Conclusions, lessons learned and reminders? Very simple: allow myself to have free time. Time for thinking, breathing, living. Time off, away and unplugged!

What are/were your important lessons this summer? 

Thank you for reading! 🙂

P.S. This post was inspired by Pico Iyer’s The Art of Stillness and Erling Kagge’s ‘Silence in the Age of Noise‘.

About Zhenya

teacher educator, evidence-based instruction trainer, PD Coach https://wednesdayseminars.wordpress.com/
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6 Responses to Time Off, Away, and Unplugged

  1. Sandy Millin says:

    It’s funny that having more time off the computer and outside has been one of my lessons from this summer too, as well as remembering how much I love reading for long periods of time continuously, not just in snatches in between other things. Enjoy your work, and enjoy your next time off too!

    Liked by 1 person

    • Zhenya says:

      Interesting how these ideas are ‘flowing’ in the ELT air! (as well ‘single tasking’ and in-depth reading) Have a great start to the school year too! Good to be connected in these various ways Sandy 🙂

      Liked by 1 person

  2. Teflwaffle says:

    As someone new to freelancing as a trainer and materials editor, I enjoyed reading this post. It’s taking a while to find a balance. I’ve just been on a family holiday and even when I wasn’t working it was never far from my mind. The challenge for me is firstly to make a more conscious effort to allow myself time off, then actually switch off while i’m doing it! Next time the laptop definitely stays at home 🙂 Nice blog Zhenya, thank you.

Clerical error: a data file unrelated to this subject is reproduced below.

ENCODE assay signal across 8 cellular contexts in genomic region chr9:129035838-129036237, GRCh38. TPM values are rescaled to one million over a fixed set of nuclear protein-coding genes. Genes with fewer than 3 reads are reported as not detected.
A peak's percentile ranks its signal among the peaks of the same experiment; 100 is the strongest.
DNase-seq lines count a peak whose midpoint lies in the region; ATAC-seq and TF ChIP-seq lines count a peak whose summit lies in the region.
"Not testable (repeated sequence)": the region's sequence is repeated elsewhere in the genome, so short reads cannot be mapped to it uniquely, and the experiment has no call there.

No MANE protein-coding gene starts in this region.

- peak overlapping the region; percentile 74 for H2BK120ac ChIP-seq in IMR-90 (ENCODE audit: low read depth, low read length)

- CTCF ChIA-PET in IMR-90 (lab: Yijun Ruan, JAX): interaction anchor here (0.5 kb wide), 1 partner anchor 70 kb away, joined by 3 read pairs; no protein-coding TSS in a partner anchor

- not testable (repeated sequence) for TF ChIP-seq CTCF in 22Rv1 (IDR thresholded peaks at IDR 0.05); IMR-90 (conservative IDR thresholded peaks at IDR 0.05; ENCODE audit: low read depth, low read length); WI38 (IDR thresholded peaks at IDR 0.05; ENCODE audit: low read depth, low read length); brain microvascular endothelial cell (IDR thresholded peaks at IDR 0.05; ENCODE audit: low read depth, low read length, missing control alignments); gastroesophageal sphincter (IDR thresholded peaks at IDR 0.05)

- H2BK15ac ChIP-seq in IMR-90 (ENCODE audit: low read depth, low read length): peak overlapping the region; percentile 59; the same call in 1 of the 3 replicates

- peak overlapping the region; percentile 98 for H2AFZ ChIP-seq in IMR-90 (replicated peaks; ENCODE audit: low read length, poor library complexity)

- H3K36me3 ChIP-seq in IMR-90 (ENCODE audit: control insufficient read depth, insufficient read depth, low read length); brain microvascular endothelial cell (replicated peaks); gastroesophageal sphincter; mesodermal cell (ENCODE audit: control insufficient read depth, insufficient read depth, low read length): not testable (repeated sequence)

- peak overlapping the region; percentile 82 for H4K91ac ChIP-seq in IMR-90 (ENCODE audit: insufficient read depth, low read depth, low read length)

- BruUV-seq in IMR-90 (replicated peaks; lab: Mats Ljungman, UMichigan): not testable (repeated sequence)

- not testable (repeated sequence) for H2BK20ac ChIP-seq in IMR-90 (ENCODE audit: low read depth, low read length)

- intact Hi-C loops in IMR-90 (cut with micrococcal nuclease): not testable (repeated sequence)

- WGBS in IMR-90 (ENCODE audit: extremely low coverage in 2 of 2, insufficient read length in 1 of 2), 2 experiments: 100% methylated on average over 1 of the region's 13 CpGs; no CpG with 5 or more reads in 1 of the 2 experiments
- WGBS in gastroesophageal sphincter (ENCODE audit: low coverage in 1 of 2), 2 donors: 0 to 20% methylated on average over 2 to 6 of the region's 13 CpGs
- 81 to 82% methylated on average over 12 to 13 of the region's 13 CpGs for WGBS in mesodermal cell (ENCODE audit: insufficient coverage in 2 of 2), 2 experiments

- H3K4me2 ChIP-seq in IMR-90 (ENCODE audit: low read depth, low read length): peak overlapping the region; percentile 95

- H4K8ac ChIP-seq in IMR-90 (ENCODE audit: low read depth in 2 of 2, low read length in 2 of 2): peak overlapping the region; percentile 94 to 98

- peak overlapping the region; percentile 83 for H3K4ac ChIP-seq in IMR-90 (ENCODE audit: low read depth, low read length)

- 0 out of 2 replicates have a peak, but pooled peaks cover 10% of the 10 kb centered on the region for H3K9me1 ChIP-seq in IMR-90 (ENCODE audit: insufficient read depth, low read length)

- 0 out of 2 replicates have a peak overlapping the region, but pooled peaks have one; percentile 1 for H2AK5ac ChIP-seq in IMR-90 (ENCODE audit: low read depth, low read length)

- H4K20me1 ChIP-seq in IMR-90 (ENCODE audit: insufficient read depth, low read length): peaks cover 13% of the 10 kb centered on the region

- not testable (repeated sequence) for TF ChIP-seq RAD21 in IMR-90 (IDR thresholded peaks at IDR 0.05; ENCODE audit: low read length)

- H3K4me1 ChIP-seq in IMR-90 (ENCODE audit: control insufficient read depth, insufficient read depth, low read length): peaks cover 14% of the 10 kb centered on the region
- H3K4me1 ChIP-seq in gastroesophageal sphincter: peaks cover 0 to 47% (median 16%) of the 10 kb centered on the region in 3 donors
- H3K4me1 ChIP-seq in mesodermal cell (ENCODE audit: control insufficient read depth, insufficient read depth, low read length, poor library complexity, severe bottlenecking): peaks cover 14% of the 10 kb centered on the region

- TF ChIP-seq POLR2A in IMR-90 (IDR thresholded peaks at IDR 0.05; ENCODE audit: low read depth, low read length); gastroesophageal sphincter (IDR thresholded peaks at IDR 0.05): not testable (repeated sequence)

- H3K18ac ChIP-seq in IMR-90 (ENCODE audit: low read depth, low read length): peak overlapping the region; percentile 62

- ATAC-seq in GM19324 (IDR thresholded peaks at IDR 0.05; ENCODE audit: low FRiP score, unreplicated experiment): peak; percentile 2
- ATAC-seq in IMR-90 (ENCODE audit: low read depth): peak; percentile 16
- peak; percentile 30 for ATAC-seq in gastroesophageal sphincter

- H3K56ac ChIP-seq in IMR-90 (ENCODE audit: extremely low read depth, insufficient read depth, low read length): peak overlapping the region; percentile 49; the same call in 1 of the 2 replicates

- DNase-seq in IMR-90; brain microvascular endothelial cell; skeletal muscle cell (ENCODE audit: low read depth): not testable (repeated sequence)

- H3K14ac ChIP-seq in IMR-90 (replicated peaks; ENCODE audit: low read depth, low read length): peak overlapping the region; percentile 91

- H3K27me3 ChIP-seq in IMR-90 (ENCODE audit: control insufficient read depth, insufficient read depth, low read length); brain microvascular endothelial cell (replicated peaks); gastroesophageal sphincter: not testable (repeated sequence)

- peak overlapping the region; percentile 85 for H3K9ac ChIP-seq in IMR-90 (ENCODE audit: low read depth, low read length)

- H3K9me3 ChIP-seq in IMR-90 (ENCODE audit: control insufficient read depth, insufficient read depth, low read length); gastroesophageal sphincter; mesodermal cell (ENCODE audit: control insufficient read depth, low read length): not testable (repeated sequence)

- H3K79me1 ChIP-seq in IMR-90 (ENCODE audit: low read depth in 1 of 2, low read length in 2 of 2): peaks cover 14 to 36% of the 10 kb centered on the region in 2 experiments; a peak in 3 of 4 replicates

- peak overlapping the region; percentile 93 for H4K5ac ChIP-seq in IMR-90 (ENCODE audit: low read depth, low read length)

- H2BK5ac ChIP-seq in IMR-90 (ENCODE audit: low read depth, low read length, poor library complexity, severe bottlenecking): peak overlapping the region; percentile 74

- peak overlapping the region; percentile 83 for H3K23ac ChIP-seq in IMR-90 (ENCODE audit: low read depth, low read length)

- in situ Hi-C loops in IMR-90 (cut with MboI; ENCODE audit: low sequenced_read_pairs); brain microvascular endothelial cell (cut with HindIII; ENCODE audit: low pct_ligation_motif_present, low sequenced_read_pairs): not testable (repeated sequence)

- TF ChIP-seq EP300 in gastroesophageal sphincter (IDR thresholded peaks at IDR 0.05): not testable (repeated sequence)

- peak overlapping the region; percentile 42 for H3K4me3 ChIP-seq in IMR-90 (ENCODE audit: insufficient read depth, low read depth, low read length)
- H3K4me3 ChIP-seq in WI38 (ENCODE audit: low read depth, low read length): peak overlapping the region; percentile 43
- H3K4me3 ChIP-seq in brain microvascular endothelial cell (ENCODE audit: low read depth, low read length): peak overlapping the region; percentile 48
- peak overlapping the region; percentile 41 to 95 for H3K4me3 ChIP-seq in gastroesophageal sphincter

Like

  3. Zhenya says:

    Thank you for reading and following my blog, Telfwaffle, and for stopping by to leave your comment! Indeed, as you said, the work ‘is never too far in our mind’ and I am definitely at a beginning (awareness) stage of balancing it with quality time off. Good luck in your freelancing projects!
    Zhenya

    Like

  4. davidkaufher says:

    I enjoy this post, Zhenya! I’m also a freelancer and I identify exactly with what you say. It’s nice to read such a positive perspective, because I find the constant running around and uncertainty can be draining at times. But I also love my job and feel fortunate to be doing something that feels so right for me. Thanks for sharing!

    Like

    • Zhenya says:

      Hi David, thank you for the comment! As you said, ‘the constant running around and uncertainty can be draining’ (agree!), and perhaps something we had not imagined when we decided to become freelancers? On the other hand, there can be a lot of that when you are employed (but much less freedom and choices?)
      One of my strategies to keep sane is to write this blog and to hear from fellow freelancers in comments! 🙂
      Zhenya

      Like